Bountica: Protecting perishables via preservation
In an exclusive interview with CTech, Bountica co-Founder and CEO, Fabian Trumper, shared some startling global statistics.
“According to the UN’s Food and Agriculture Organization (FAO)”, Trumper said, “one third of all food produced on the planet and about half (45%) of all fruits and vegetables (F&V) are lost and not consumed. Food spoilage and loss worldwide is a $ 1 trillion dollar value-destruction industry. ”
“Consider this,” Trumper added, “According to the UK Food Loss Estimate Waste & Resources Action Program (WRAP), one more day of product life across a range of foods could save 250,000 tons of food waste each year.”
Bringing cutting edge science to the Food & Agriculture industries
To tackle the global food waste problem and to solve some of the most significant challenges in the Agriculture, Food, and Animal Health sectors, Bountica is bringing together pharma drug discovery technologies, microbiology, and food-tech insights with industry best practices and application insights . The science behind Bountica is based on the cutting-edge research of Dr. Maayan Gal from Tel Aviv University and Professor Zvi Hayouka from the Hebrew University, who together with serial entrepreneurs Fabian Trumper and Shay Hilel, co-founded Bountica.
“People often ask me what’s wrong with current preservative solutions,” Trumper said. “Well, the list is long. Some contain hazardous materials, which are carcinogenic and a health risk. Other solutions affect taste and smell, limiting their use and may require flavoring additives to mask their taste. Another issue is that some are sensitive to temperature, humidity and pH levels, so their effectiveness for preserving food drops outside a narrow range. Also, solutions are harmful to beneficial animals and an environmental risk. The advantages of Bountica’s solution is that it is broad spectrum anti-fungal, it has a targeted mode of action, it is food safe, cost effective, biodegradable, and environmentally friendly – and it is suitable to many application modes on all kinds of food . ”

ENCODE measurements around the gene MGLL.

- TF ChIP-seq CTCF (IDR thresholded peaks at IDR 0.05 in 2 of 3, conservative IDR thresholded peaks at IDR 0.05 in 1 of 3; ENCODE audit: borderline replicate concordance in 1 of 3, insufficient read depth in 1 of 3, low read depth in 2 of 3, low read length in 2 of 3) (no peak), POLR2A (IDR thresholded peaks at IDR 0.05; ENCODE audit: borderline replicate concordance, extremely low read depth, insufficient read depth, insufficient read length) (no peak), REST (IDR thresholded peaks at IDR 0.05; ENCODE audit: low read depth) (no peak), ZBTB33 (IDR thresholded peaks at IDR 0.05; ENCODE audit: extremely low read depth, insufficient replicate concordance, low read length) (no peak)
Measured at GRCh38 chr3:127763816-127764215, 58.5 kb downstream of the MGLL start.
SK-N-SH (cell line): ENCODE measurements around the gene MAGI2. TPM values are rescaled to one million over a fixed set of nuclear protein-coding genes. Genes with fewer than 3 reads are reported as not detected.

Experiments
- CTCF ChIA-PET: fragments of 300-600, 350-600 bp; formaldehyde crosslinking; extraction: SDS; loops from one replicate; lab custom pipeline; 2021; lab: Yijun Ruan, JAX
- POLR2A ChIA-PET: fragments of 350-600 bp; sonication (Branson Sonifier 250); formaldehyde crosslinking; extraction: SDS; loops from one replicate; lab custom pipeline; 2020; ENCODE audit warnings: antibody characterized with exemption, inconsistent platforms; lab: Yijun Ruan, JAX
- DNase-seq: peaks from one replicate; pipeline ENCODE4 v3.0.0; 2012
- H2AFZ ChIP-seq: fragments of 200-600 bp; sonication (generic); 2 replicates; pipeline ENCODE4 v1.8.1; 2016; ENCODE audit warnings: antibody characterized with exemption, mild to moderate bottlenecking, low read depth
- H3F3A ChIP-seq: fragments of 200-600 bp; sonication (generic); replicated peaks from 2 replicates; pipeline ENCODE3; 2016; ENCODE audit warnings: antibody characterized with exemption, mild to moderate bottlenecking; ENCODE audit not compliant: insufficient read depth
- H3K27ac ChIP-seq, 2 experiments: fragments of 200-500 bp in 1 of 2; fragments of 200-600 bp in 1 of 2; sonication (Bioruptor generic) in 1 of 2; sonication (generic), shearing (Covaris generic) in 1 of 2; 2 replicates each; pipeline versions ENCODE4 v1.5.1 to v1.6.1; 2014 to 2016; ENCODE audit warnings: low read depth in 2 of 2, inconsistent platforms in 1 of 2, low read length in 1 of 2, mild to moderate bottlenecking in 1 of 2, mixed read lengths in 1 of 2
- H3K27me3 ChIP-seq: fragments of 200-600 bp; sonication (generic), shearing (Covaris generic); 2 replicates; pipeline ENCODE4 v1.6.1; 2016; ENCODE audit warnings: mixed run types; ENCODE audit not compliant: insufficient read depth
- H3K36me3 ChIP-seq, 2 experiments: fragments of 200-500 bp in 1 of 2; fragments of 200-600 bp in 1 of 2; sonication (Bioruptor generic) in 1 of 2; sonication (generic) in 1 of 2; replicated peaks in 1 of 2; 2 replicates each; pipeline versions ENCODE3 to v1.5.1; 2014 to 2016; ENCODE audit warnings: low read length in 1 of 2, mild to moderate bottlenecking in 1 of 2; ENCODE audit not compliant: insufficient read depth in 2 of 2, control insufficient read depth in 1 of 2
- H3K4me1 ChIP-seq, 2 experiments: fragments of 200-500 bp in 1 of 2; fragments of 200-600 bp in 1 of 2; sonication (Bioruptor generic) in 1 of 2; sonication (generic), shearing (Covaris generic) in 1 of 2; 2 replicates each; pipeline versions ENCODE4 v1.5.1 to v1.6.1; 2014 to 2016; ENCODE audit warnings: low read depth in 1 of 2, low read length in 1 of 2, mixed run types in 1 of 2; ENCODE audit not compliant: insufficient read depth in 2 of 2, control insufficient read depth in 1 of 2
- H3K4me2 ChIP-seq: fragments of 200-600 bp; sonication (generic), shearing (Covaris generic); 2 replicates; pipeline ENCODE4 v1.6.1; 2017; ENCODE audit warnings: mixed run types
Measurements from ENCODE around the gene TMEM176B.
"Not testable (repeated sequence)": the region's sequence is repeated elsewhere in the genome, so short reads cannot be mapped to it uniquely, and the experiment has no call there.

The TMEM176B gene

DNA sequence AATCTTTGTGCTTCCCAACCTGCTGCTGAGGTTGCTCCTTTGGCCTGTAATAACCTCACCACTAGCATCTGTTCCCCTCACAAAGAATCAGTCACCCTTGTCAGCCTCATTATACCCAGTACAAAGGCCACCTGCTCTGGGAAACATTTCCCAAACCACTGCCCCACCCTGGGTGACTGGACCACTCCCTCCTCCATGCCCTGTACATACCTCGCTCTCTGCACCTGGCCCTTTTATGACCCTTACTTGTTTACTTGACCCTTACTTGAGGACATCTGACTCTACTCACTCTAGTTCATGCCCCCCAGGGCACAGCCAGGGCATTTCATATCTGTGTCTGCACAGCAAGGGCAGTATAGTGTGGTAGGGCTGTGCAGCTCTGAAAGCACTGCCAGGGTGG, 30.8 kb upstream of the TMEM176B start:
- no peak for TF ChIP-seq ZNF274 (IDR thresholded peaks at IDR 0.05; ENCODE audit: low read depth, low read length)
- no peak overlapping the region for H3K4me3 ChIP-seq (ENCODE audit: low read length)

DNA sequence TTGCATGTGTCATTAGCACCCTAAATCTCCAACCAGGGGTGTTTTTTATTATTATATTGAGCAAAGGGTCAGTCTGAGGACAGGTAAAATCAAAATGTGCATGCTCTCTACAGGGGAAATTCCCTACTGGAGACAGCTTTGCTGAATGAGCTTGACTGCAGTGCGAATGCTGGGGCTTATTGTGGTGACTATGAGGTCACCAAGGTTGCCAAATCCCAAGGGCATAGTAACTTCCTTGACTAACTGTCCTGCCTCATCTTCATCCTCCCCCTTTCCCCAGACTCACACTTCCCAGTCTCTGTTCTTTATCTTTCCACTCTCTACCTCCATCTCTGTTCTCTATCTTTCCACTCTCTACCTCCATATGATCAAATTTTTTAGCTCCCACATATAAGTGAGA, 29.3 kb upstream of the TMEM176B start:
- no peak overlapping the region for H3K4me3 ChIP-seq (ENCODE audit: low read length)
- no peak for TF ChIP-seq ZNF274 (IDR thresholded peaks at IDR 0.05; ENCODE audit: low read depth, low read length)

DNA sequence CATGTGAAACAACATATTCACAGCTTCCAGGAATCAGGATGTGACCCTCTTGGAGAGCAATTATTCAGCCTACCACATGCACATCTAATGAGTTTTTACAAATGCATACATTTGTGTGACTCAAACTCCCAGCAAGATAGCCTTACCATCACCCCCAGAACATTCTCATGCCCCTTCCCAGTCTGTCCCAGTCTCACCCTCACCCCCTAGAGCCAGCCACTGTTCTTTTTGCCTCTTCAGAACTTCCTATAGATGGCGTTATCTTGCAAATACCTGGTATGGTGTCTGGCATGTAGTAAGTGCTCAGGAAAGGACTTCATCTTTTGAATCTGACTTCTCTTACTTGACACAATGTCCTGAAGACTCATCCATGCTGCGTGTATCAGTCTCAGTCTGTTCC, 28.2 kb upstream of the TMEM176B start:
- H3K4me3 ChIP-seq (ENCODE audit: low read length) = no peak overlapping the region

“In simple terms,” Trumper said, “if we can use cutting-edge science to make food last longer, have a longer shelf life, even by just a day or two, we will be saving huge amounts of food waste worldwide – every day. . ”
Agritask: Nipping food waste at its source
“Buyers are realizing that they need to work more closely with the farmers to solve many problems,” Arsira Thumaprudti, Head of Insurance Solutions at Agristask, told CTech in an interview. “They can make sure the farmers do the right things from a sustainability standpoint. This includes monitoring, pushing forward best practices, and of course reducing food waste from their site. ”
When Agritask was first founded it focused mainly on pest control, which is still a major issue today and a problem for which many of the company’s clients still use Agritask to help fight.
“With the recent climate change disrupting the seasons, the pest control issues have changed as well,” Thumaprudti said. “Problems that farmers never had before, now become major issues. For example, some pests used to be restricted to certain areas, but due to climate change they are now thriving in areas they have not been before and causing a huge amount of food waste. In cases of highly invasive quarantine pests, a single infected fruit can cause entire crates to be rejected and thrown out. ” Thumaprudti explained that Agritask does not believe that farmers should just ‘spray and pray’ to keep pests away, but rather use the most up to date data which Agritask provides to help them know how to most effectively fight pests, be more sustainable, and cut down on food waste.
Taranis: Getting the most yield from your field
“There is so much potential yield in fields around the world that is being lost due to different threats and field management issues,” Ido Peled, Chief Product and Marketing Officer at Taranis, told CTech in an interview. “Taranis was established to mitigate those losses.”